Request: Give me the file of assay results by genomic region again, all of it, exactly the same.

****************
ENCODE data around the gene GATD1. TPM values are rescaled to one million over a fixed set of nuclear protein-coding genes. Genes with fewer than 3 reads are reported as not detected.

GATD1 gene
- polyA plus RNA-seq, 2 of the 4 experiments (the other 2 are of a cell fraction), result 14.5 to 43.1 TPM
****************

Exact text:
ENCODE data around the gene GATD1. TPM values are rescaled to one million over a fixed set of nuclear protein-coding genes. Genes with fewer than 3 reads are reported as not detected.

GATD1 gene
- polyA plus RNA-seq, 2 of the 4 experiments (the other 2 are of a cell fraction), result 14.5 to 43.1 TPM